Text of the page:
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A Free Market Is Not Possible Without Strong Laws Against Fraud

A Free Market Is Not Possible Without Strong Laws Against Fraud Many economists are now starting to question long-held assumptions that bubbles don’t matter, that huge amounts of leverage are good, and that the Federal Reserve has mastered monetary policy. They are starting to read Minsky and other forgotten economic theorists. And Austrian economists are gaining a wider audience. As I wrote in March 2009: The Austrians have been saying for well over a hundred years that big bubbles lead to big crashes, and that – if you want to avoid depressions – you have to avoid the bubbles.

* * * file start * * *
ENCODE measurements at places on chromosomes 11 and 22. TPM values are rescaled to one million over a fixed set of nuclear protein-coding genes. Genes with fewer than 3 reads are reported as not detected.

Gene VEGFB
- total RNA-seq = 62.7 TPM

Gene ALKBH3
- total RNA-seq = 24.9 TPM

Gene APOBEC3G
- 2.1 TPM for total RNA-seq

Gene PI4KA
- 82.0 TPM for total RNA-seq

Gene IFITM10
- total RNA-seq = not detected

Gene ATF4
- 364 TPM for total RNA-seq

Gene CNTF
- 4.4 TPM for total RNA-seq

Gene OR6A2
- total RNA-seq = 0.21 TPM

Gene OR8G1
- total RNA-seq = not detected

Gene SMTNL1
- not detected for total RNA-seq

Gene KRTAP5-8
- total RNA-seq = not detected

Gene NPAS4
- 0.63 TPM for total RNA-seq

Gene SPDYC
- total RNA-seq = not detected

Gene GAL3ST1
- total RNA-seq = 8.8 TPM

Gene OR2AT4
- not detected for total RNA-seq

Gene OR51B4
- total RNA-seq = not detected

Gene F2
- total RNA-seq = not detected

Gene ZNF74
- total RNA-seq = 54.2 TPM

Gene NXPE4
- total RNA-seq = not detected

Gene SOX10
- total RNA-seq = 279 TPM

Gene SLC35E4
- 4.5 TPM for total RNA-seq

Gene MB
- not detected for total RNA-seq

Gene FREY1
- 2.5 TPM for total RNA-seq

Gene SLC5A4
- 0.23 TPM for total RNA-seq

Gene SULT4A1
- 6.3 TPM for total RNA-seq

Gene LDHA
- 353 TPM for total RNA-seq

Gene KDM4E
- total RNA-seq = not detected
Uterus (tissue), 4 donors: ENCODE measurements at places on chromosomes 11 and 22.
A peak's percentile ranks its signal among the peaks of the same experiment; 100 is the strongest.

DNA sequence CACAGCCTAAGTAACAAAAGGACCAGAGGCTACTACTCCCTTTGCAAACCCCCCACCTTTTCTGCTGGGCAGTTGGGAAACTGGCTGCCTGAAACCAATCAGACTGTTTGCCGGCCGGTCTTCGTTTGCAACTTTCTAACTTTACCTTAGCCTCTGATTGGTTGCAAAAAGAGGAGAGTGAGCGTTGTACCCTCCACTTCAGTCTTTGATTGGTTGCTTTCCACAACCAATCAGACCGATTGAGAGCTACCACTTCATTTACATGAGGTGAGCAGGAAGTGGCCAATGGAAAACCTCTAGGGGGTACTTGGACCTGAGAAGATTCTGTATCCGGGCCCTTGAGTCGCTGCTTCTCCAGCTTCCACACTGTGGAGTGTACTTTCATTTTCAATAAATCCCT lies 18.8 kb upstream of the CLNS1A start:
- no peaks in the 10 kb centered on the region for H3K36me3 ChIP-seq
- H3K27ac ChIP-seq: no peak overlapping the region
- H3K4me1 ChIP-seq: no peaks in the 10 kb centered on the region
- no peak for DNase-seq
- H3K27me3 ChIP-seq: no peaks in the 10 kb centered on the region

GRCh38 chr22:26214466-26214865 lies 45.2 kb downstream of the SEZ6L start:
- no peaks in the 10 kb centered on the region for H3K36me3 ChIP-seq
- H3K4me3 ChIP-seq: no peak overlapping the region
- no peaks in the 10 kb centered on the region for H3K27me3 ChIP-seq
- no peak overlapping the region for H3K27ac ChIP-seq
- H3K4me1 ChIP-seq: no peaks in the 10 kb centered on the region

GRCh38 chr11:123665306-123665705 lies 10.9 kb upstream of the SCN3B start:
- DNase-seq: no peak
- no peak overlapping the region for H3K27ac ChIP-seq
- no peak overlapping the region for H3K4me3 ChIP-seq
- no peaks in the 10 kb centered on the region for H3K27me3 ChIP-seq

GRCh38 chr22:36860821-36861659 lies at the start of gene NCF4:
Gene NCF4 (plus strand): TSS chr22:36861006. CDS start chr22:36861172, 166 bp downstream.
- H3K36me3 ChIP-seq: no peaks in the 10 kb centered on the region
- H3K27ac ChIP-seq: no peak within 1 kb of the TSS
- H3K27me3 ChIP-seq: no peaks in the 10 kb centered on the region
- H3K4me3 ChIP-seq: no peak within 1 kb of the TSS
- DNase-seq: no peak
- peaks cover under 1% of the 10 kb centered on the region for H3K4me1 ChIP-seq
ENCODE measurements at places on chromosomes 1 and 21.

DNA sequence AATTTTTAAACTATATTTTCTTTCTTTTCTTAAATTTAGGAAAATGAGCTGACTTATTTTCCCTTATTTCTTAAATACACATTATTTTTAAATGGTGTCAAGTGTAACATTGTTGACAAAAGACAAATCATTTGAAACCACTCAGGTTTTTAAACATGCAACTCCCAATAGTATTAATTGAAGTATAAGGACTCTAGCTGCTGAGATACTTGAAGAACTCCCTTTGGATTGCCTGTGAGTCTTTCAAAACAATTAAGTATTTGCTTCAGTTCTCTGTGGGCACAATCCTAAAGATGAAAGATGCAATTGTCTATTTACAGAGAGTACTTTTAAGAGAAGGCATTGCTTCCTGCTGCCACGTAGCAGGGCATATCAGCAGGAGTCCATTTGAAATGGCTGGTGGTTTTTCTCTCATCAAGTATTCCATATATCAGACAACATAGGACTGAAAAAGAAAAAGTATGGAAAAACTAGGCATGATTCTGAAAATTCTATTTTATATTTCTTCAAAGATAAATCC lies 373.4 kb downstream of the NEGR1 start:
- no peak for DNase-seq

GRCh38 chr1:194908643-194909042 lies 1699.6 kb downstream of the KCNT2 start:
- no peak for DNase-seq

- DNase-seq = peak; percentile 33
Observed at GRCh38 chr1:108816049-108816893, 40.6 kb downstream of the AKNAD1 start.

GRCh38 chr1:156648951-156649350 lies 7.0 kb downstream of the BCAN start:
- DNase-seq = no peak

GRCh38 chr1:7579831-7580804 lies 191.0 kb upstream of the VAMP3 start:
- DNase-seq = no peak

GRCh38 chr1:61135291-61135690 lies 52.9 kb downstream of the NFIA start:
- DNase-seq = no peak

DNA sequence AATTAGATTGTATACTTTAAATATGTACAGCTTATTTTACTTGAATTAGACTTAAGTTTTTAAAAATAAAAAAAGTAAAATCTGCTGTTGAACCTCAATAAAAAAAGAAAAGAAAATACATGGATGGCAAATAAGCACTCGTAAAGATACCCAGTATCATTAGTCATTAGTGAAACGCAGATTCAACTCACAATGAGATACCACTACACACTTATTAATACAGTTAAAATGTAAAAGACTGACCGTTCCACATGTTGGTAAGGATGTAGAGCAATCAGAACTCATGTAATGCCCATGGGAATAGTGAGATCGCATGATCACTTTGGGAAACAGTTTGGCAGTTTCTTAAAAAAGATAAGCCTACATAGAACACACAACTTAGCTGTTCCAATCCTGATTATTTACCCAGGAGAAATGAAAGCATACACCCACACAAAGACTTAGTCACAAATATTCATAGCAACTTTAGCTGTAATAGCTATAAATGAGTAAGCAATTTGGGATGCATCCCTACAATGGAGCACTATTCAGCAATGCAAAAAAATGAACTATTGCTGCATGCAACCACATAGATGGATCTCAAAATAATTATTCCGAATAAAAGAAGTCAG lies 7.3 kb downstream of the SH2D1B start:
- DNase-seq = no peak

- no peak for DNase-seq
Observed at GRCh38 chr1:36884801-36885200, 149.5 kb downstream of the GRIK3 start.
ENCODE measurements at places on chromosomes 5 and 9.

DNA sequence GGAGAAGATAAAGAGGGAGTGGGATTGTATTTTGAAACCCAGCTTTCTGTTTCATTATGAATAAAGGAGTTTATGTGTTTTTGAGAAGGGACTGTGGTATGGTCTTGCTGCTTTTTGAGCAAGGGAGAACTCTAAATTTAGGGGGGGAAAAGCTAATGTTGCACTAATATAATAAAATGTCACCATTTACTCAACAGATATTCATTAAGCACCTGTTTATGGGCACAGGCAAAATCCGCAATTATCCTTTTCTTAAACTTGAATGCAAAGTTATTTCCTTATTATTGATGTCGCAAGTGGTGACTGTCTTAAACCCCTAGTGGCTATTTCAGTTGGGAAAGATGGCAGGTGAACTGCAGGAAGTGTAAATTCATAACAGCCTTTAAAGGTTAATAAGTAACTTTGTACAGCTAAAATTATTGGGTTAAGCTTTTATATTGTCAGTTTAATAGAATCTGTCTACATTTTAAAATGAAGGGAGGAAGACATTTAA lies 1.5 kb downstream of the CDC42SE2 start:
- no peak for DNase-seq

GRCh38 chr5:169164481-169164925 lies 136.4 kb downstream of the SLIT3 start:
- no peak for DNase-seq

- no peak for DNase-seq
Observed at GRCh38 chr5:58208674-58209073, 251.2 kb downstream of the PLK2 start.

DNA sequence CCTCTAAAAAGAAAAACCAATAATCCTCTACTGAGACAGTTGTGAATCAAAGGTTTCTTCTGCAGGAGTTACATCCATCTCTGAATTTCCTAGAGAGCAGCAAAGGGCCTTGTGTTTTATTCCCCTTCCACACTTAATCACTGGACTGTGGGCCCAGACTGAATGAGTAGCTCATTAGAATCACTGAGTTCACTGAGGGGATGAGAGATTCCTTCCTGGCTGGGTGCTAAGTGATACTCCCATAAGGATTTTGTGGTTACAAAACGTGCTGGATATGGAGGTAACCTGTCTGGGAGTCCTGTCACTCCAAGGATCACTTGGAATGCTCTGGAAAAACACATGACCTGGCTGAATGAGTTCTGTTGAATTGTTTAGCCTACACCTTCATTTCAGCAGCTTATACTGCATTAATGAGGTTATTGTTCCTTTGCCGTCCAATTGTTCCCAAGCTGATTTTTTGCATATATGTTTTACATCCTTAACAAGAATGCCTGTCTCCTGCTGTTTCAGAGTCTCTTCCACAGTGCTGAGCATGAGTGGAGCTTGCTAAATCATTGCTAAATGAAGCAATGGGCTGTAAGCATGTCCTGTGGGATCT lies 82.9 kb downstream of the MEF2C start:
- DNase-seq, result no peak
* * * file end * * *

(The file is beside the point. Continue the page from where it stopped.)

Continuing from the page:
In today’s article, entitled “Ignoring the Austrians Got Us in This Mess”, Barron’s agrees: The credit crisis and the ensuing global economic contraction have failed to make an impression on academe, where free-market orthodoxy still reigns supreme, the New York Times asserted in an article in arts section recently (“Ivory Tower Unswayed by Crashing Economy,” March 4.)…

What definitely is ignored in academe is the Austrian school of economics, especially for baby boomers brought up on Samuelson’s economics text, which was pure Keynesian orthodoxy. I did not learn the names von Mises and Hayek or their ideas until a decade or more after graduation (with a degree in economics, by the way.)

The Austrian view is a mirror image on the right to Minsky’s from the left. The economy, if left alone, is self-correcting, say the Austrians. But

http://www.zerohedge.com/article/free-market-not-possible-without-strong-laws-against-fraud

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